Following a new wave of island-wide protests in Cuba over the past several days, there are worrying indicators that the authorities are repeating the repressive tactics they used for decades and also during the crackdown on protesters on 11 July last year, said Amnesty International today.
“In the latest wave of protests that have lasted several days, Cubans are exercising their simple but historically repressed rights to freedom of expression and assembly. Alarmingly, it seems the authorities are repeating the tactics of repression they used last year to detain and silence protesters, hundreds of whom remain in prison,” said Erika Guevara-Rosas, Americas director at Amnesty International.
“The international community must condemn the cycles of repression we are seeing in Cuba in the strongest possible terms. It is unacceptable for authorities to keep intimidating, threatening, detaining, stigmatizing, and attempting to silence anyone who demands necessities like electricity, food, and freedom.”
Since the start of protests in late September, Amnesty International has received reports of on-going internet interference, deployment of police and military, including cadets, to repress the protests, and arbitrary detentions.
Starting on the evening of 29 September, the Cuban authorities appear to have intentionally shut down internet access throughout the country. The internet outage lasted for at least two consecutive nights.
Cuban authorities control the country’s only telecommunication network and have often restricted internet access during politically sensitive times or moments of protests.
Alarmingly, it seems the authorities are repeating the tactics of repression they used last year to detain and silence protesters, hundreds of whom remain in prison.Erika Guevara-Rosas, Americas director at Amnesty International
Amnesty International has heard that the latest internet outages have made it hard for families to communicate following the passage of hurricane Ian, at a time when many people have had their homes damaged. They have also impacted the ability of independent human rights observers, including Amnesty International, and independent journalists to document the human rights situation in the country. Journalist Luz Escobar told Amnesty International that her internet was cut three nights in a row, impacting her ability to work, and that as of 4 October, several other journalists working at her independent online newspaper, 14 y medio, were without internet.
Amnesty International’s Crisis Evidence Lab has also analysed several videos that did not appear online before these protests. One video which Amnesty International analysed was filmed on Street 41, at the corner of 66 in Havana, Cuba, and appears to show the deployment of plain-clothed military cadets, armed with baseball bats, chanting pro-government slogans, including “I am Fidel.”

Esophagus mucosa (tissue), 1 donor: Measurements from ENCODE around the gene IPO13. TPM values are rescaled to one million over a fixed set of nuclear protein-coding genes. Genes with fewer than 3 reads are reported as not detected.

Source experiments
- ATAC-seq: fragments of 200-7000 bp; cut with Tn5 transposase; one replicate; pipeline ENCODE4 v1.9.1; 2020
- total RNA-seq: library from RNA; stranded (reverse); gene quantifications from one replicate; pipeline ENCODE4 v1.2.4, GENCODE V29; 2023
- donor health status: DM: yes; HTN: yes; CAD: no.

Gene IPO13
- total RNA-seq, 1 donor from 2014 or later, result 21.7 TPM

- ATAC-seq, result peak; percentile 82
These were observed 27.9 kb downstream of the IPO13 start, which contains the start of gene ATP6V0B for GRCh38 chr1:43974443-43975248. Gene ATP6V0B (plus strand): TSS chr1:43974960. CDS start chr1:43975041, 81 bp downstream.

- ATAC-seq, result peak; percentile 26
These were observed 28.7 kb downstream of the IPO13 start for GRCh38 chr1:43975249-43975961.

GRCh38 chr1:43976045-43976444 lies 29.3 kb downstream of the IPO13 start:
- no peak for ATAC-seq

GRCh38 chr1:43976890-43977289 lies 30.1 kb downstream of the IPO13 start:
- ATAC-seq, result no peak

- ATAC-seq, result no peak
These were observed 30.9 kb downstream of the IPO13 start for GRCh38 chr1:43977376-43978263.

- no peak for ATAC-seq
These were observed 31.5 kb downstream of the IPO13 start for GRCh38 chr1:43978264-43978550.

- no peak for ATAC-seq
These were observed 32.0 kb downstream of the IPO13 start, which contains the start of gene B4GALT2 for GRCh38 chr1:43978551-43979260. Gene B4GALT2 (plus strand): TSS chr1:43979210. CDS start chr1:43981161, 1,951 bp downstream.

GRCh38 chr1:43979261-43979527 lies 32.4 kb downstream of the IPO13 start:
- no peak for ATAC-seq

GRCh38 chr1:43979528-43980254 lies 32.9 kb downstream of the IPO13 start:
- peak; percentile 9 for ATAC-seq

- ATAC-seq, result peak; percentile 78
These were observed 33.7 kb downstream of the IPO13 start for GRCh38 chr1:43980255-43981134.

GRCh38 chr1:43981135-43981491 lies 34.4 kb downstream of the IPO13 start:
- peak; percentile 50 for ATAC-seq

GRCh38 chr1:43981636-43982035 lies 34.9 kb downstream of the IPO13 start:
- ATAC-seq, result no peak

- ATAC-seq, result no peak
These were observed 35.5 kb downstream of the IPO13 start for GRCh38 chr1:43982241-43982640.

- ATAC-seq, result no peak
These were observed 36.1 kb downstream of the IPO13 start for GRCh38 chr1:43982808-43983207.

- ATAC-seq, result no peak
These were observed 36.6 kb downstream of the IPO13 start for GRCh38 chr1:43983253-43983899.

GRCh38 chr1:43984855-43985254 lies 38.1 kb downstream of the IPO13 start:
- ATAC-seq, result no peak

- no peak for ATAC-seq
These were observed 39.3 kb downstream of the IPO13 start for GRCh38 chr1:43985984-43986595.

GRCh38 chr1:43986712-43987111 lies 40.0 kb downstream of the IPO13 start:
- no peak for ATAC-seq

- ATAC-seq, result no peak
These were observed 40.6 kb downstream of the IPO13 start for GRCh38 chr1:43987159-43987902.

Another video, which also first appeared online in the context of the protests, and which is consistent with other videos Amnesty International has verified from the protests, appears to also show cadets with baseball bats chasing and then detaining protesters.
The Cuban authorities have developed a sophisticated machinery for controlling any form of dissent and protest, as previously documented by Amnesty International. While state security officials often carry out surveillance and arbitrary detentions of critics, the Committee for the Defence of the Revolution (local members of the Communist Party who collaborate with state officials and law enforcement agencies) also provide the state with information about, what is considered, “counter-revolutionary activity.” “Acts of repudiation” – demonstrations led by government supporters with the alleged participation of state security officials – are also commonplace and aimed at harassing and intimidating government critics.
While communication with Cuba remains stunted due to internet interference, Justicia J11, a group established following the crackdown on protesters in July 2021 – has reported 26 detentions since 30 September, mostly of young people and artists, 19 of whom they reported remained in detention as of 4 October 2022.
Cuban authorities criminalized nearly all those who participated in the protests in July 2021, including some children, but flatly denied any human rights violations, and placed the blame for the economic situation almost exclusively on the US economic embargo. Similarly, on 2 October 2022, President Díaz-Canel downplayed the widespread nature of the latest protests and suggested that a minority of “counter-revolutionaries” with connections outside Cuba, had carried out “acts of vandalism such as blocking roads or throwing rocks” and would be dealt with with the “force of the law.”
Following the passage of hurricane Ian, the electricity has been cut in multiple parts of the island, adding to the frequent electricity outages in recent months. NASA night-time light data showed a significant decrease in lights between 23 September, before the passing of Ian, and after, on 30 September.
Electricity outages have exacerbated violations of economic and social rights in the country, as in recent months Cubans have had to line up for many hours to buy food and other necessities, in the context of widespread food shortages.
The recent protests have occurred just 14 months after the similar widespread protests on 11 July 2021, which were followed by a crackdown on dissent. Hundreds remain imprisoned for the 11 July protests, including three prisoners of conscience: artists Luis Manuel Otero Alcántara and Maykel Castillo Pérez, as well as leader of the non-official opposition, José Daniel Ferrer García. Other prisoners of conscience named by Amnesty International at the time were released on the condition of going into exile.